I guess when it is winter in Denmark there must not be anything better to do then protest outside a detention center:
On Jan. 13, there were about 20 overseas Koreans, from places such as Copenhagen, London, and Sweden, gathered with locals carrying candles in front of the detention center in Aalborg. Like the weekly Saturday rallies held in Gwanghwamun square in Seoul, they were picketing, saying, “Yoo-ra, let’s go back to South Korea” and “Instead of pizza, eat some [Korean food].”
At the Aalborg detention center one has the luxury to order in pizza. The individual to first propose a candlelight vigil was an overseas Korean residing in Sweden named Lim Ji-hye.
“Compared to Northern Europe,” she said, “our country is still at a stage where we do not have democracy. I think that this is something we must experience as democratic growing pains.” [Joong Ang Ilbo]
You can read more at the link.
South Korean protests have a track record of causing crazy people to do stuff like this. I don’t what this guy expected JTBC to do? The tablet with the files on it was legitimate news that they couldn’t simply ignore because it would lead to mass protests against the sitting President. If this guy wants to be pissed off at anyone he should be upset with President Park and her friend behind this scandal Choi Soon-sil:
A truck driven by a South Korean man in his 40s slammed into the main gate of broadcasting channel JTBC on Monday, whose initial reports on President Park Geun-hye’s alleged documents leaks led to her impeachment earlier in the month.
The 45-year man surnamed Kim crashed his 1.5-ton truck into the main entrance of JTBC in Mapo in western Seoul at around 7:25 p.m. apparently in protest of the television channel’s reports on Park, according to the police.
Wearing the Marine Corps uniform, Kim tried to break into the gate by driving his truck back and forth some 10 times, but his vehicle was stuck between the doors before the police arrested him at the scene.
The incident left JTBC’s glass doors broken and the door frames warped, but caused no further damage, according to the firefighting authorities.
At the time of arrest, Kim was carrying a letter for JTBC’s president and a placard on his truck, which satirically recommended the JTBC head as the next South Korean president.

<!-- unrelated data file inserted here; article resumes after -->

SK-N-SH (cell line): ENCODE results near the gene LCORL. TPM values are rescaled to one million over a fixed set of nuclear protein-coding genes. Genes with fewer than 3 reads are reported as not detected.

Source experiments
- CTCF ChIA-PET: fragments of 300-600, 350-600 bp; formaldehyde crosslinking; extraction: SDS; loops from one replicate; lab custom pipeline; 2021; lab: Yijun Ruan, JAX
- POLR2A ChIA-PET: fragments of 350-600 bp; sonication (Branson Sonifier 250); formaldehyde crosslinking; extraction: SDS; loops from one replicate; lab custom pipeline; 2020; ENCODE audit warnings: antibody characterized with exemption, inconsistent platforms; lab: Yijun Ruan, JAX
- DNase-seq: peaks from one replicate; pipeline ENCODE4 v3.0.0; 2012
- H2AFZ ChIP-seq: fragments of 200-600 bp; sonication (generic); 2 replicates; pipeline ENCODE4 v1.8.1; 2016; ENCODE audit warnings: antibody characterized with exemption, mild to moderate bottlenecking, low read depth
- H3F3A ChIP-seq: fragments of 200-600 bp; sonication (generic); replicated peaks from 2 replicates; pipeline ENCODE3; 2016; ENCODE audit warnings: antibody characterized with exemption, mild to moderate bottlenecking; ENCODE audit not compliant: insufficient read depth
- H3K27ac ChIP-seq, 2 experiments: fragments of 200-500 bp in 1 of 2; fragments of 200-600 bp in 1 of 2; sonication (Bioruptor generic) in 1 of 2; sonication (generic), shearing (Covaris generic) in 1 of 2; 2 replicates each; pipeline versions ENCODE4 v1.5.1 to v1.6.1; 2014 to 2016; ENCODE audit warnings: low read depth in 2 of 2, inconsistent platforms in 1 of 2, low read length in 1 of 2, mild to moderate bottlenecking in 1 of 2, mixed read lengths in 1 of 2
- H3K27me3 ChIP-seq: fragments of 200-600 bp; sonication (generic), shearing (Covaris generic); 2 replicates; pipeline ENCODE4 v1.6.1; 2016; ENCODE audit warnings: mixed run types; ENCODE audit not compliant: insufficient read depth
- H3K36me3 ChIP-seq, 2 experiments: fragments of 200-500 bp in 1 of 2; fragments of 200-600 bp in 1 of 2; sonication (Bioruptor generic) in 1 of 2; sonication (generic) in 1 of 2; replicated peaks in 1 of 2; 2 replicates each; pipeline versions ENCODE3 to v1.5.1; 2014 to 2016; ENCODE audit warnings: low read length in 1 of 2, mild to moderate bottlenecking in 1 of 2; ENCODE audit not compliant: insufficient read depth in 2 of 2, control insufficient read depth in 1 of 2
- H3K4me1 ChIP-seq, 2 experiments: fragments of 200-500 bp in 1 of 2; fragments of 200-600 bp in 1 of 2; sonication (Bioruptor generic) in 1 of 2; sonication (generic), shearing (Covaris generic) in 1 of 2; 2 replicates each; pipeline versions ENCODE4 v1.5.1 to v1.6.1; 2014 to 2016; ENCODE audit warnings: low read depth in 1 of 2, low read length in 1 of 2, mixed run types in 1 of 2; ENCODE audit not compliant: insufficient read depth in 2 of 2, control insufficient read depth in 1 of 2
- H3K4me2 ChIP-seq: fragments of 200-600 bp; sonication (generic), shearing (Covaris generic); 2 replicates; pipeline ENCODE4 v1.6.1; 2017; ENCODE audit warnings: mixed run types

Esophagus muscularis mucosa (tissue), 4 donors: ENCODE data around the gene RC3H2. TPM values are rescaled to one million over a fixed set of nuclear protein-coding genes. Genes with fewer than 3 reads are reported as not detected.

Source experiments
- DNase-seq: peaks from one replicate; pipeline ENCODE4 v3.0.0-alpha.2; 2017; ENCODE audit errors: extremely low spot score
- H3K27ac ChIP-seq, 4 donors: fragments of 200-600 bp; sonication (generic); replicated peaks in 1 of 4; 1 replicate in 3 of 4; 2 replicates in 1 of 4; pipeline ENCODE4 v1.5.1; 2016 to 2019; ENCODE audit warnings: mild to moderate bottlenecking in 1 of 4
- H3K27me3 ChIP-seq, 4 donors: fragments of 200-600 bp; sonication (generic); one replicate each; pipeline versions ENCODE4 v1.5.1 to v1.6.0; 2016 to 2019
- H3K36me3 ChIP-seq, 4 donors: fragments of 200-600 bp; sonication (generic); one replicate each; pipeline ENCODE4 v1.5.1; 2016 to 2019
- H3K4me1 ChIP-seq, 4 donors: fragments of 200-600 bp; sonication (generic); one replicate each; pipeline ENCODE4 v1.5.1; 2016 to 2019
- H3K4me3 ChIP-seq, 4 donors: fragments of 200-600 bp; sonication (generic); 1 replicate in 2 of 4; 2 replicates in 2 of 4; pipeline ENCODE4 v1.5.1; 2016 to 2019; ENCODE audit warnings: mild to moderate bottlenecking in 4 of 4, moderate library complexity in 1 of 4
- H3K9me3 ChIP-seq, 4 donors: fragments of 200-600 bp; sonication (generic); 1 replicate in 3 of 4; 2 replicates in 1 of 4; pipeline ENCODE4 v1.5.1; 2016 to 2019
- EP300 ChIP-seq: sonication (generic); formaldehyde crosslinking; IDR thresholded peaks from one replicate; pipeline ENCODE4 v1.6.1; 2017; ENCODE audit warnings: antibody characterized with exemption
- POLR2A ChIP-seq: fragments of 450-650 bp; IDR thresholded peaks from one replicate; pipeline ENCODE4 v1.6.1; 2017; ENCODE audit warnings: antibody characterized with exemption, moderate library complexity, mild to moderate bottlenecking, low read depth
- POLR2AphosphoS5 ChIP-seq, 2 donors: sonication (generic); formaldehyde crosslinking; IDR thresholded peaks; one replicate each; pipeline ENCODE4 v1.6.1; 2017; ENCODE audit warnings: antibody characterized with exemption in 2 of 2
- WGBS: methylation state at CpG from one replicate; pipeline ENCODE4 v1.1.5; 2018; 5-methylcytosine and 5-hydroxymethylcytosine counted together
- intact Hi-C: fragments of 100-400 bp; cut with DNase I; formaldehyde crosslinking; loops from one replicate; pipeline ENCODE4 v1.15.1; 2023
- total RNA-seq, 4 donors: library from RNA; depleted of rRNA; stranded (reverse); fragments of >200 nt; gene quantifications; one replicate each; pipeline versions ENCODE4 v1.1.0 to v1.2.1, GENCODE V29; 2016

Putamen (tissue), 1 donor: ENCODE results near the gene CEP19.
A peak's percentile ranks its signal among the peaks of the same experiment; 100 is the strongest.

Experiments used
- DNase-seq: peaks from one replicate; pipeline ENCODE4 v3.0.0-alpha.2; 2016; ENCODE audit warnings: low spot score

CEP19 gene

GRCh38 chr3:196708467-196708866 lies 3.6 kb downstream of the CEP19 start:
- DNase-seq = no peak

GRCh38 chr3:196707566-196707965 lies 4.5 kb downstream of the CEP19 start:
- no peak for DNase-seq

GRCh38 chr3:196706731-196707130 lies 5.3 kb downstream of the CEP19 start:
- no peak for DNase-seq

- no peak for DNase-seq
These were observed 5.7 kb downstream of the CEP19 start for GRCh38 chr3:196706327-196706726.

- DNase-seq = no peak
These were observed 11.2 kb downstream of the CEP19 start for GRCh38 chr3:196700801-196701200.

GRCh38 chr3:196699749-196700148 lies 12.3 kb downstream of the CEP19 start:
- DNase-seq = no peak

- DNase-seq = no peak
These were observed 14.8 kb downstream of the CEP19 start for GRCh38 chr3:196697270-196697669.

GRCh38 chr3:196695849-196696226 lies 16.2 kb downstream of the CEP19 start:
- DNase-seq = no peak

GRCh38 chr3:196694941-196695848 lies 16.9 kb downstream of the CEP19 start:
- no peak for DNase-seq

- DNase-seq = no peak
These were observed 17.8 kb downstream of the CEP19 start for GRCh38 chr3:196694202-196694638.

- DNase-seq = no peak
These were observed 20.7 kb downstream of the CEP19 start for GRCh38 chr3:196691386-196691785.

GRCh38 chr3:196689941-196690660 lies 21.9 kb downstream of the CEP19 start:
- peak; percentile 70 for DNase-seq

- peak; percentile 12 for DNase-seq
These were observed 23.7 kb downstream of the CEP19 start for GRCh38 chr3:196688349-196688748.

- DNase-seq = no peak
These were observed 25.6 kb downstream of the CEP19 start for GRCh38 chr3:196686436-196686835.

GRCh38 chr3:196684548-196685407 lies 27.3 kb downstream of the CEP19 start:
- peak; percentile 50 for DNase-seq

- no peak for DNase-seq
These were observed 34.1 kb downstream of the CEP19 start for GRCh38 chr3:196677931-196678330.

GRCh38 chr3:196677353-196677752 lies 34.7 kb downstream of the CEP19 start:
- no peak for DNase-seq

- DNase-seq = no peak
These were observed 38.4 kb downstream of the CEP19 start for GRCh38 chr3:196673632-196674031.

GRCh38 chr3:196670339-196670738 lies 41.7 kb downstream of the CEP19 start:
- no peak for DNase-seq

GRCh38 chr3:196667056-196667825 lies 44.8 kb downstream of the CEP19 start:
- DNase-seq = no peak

The police quoted Kim as saying that “The entire country is in a bind because of (JTBC’s) reports on a tablet PC.” The police said they will interrogate him to find out the exact motive. [Yonhap]
You can read the rest at the link.
Many foreigners do not seem to realize this, but attending protest rallies is actually illegal in Korea:
Foreigners participating in the protests against President Park Geun-hye may carry legal complications ― theoretically.
“As legal counsel I would say not to go to the rallies, as there are some articles in law that in principle prohibit foreigners from attending rallies,” said Nam Won-chul, a lawyer with Hwang Mok Park law firm.
According to the Immigration Control Act, “No foreigner sojourning in the Republic of Korea shall engage in any political activity with the exception of cases provided by this Act or other statutes.” The act empowers the Ministry of Justice to order a violator “in writing to suspend such activity” or “take other necessary measures.”
This may include deportation or a ban on visa renewal, according to one source familiar with the matter.
The law applies to all foreigners regardless of visa type, Nam says. “According to the text of the article, I think all foreigners are uniformly prohibited from political activities.” [Korea Times]
You can read more about the law at the link.